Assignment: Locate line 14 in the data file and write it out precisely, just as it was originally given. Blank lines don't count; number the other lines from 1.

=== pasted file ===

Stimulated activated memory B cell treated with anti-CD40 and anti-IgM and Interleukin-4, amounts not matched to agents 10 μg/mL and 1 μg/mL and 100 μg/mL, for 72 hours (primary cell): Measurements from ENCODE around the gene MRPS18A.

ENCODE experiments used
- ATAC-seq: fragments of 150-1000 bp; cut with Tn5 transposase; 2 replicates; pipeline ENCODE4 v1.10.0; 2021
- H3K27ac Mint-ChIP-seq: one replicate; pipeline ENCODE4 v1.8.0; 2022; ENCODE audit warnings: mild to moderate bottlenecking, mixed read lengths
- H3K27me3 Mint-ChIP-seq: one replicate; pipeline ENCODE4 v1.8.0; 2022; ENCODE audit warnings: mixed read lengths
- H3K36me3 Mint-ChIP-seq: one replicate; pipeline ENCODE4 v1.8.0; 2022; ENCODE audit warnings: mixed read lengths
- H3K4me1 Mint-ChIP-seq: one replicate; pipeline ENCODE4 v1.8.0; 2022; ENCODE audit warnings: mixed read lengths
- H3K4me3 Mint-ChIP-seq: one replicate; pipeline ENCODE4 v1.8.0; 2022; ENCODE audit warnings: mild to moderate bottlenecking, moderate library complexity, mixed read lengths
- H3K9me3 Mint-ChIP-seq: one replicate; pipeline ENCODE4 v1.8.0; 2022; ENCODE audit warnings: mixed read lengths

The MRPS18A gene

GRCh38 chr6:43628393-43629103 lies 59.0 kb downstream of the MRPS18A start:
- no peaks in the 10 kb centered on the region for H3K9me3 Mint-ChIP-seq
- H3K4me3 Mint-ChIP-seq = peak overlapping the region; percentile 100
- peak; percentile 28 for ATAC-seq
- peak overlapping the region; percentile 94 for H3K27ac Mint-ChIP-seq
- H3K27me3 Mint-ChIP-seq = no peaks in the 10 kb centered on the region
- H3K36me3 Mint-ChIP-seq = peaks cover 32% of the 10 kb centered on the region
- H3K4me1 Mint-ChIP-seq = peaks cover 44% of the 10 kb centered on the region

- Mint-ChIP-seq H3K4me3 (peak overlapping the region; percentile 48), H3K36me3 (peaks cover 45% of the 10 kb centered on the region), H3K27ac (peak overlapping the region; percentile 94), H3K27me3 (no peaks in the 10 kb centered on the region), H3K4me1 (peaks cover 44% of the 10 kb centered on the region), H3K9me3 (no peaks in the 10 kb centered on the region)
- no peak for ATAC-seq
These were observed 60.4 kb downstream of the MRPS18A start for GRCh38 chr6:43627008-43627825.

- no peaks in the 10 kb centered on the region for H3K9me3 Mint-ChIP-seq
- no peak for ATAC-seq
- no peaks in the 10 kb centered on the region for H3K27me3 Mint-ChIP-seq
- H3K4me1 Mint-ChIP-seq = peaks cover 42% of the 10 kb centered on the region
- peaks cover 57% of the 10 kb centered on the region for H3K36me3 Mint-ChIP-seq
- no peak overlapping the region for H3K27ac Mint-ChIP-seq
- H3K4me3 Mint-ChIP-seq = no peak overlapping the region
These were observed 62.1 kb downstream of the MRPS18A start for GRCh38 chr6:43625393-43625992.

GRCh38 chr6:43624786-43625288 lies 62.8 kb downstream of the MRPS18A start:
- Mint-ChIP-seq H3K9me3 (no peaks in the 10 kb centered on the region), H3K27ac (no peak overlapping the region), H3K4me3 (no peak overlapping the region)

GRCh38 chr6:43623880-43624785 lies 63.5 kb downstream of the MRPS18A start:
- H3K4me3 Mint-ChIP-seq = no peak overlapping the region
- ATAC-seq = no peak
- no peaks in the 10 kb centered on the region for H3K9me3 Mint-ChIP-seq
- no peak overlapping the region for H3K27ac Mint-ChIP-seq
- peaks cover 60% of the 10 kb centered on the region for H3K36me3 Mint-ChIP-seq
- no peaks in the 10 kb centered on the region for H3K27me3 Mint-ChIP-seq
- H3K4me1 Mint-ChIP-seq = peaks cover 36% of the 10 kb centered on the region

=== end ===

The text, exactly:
- peak; percentile 28 for ATAC-seq